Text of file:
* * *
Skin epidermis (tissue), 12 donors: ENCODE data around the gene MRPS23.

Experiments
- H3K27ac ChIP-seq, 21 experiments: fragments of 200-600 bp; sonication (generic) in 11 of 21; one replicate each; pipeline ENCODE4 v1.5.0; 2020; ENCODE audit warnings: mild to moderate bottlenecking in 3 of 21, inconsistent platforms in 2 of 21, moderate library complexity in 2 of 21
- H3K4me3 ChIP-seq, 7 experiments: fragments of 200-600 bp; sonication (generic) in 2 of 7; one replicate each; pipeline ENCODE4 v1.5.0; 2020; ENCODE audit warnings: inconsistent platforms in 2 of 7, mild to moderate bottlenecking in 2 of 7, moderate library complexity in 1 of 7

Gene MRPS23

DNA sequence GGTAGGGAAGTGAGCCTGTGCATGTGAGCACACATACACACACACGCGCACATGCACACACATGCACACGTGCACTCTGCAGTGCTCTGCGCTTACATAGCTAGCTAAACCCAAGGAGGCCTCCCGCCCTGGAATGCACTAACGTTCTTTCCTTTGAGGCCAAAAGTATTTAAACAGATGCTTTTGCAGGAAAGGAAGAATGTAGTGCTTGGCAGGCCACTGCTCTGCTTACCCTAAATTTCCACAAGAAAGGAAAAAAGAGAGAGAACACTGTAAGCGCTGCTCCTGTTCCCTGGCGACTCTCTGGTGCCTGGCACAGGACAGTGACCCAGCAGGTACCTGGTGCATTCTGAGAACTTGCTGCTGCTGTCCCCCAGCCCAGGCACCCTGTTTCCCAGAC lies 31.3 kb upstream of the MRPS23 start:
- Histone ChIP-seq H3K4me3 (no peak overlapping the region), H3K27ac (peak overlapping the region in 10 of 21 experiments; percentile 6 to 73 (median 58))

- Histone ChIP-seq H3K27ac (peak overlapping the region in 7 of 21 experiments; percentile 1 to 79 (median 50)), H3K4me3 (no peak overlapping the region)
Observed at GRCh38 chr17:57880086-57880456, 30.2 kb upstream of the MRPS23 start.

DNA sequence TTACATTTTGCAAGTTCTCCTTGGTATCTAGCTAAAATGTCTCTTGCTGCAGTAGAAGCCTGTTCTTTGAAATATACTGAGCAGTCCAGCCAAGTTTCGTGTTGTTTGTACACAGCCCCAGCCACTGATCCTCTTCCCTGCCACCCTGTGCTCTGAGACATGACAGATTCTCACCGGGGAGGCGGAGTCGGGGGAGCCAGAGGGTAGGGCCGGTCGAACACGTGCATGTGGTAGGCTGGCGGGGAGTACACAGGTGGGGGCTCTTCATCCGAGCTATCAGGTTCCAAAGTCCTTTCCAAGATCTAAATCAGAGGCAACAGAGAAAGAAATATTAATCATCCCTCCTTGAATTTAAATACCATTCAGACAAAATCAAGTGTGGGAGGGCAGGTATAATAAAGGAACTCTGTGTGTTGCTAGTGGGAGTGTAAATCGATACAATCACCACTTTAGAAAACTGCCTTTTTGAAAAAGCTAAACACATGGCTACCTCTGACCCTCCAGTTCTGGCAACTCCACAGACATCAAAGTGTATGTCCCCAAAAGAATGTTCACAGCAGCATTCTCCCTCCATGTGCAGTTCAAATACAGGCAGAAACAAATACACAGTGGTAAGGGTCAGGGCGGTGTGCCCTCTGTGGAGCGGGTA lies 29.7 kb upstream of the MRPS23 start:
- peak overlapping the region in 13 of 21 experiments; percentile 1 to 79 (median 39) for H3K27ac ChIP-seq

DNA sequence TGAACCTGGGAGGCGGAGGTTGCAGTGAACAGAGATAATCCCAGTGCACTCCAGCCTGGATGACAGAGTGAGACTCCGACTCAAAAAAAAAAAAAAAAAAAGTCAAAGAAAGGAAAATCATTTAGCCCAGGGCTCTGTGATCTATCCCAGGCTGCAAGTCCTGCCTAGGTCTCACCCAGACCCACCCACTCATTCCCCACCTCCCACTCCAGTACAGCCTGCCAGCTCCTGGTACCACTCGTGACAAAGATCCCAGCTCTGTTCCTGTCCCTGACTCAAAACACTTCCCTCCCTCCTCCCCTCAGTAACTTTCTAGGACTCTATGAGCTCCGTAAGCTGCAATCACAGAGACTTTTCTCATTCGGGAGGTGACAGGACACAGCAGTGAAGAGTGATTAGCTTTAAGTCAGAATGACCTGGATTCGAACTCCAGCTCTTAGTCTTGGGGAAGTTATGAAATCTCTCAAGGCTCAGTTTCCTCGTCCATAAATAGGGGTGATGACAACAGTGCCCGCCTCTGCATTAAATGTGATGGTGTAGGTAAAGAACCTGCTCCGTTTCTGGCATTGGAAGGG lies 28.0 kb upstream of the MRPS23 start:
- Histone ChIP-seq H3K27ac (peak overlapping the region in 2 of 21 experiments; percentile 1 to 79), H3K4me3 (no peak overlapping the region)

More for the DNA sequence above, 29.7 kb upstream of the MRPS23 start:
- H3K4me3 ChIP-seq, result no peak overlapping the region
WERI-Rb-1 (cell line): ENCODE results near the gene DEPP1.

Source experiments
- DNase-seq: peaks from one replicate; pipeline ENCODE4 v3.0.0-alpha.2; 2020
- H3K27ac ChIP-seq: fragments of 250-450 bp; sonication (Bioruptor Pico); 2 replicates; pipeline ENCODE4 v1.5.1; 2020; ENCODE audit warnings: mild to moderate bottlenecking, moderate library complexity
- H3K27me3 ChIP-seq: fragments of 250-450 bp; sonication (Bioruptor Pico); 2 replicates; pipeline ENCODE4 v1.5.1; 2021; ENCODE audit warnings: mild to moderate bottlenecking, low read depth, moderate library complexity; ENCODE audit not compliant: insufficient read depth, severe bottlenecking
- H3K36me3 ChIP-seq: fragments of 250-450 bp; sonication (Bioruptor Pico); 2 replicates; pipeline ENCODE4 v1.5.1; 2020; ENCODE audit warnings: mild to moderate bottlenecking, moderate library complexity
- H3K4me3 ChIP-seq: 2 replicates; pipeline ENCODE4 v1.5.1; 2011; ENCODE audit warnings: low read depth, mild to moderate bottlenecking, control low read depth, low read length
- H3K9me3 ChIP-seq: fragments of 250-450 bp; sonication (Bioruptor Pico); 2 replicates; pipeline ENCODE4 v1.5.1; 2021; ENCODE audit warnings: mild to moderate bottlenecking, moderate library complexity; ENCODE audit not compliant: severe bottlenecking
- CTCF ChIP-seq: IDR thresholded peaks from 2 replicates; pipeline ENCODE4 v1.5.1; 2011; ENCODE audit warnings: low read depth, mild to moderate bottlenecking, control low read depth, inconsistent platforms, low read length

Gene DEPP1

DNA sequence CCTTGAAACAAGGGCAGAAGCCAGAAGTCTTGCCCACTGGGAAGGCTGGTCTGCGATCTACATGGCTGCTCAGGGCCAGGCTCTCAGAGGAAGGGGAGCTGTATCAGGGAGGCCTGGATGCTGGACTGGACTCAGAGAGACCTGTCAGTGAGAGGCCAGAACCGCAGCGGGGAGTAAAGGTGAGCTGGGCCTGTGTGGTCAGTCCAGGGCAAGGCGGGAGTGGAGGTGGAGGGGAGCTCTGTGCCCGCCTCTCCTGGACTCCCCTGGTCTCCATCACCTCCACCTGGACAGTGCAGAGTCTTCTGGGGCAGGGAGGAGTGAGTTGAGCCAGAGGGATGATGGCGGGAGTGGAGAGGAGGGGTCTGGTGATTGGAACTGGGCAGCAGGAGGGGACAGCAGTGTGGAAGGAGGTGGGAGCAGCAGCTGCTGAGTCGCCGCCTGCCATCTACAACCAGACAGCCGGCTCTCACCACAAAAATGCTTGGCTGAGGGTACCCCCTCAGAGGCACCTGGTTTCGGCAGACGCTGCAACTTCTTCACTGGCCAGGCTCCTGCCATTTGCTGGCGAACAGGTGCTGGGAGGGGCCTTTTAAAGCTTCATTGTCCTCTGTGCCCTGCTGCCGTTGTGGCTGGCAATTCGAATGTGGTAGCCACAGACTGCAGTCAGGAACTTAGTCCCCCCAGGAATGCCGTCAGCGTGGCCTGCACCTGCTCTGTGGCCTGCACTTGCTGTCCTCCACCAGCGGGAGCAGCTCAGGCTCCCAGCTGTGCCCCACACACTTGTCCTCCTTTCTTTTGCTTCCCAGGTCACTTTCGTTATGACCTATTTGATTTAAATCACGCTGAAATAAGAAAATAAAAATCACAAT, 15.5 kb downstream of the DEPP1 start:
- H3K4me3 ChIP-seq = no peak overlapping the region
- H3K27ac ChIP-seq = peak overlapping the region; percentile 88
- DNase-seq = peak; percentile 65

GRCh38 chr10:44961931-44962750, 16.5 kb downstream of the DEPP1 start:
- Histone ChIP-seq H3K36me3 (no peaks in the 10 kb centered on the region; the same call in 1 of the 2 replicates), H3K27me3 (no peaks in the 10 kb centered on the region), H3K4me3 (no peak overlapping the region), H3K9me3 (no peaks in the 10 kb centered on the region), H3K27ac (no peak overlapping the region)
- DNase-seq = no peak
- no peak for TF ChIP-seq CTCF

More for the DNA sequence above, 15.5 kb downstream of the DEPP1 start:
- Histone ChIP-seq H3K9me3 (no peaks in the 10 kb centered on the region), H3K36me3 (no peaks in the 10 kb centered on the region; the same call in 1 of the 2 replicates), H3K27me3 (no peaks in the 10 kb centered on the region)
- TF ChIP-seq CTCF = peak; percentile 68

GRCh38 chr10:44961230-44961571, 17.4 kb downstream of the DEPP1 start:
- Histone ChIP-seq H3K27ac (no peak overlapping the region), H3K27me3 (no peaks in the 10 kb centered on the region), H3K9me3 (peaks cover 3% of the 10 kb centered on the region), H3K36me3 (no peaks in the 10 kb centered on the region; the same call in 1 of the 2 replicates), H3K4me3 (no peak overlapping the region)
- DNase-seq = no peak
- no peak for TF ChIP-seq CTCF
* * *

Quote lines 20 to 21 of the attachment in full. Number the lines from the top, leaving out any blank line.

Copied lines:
- H3K27me3 ChIP-seq: fragments of 250-450 bp; sonication (Bioruptor Pico); 2 replicates; pipeline ENCODE4 v1.5.1; 2021; ENCODE audit warnings: mild to moderate bottlenecking, low read depth, moderate library complexity; ENCODE audit not compliant: insufficient read depth, severe bottlenecking
- H3K36me3 ChIP-seq: fragments of 250-450 bp; sonication (Bioruptor Pico); 2 replicates; pipeline ENCODE4 v1.5.1; 2020; ENCODE audit warnings: mild to moderate bottlenecking, moderate library complexity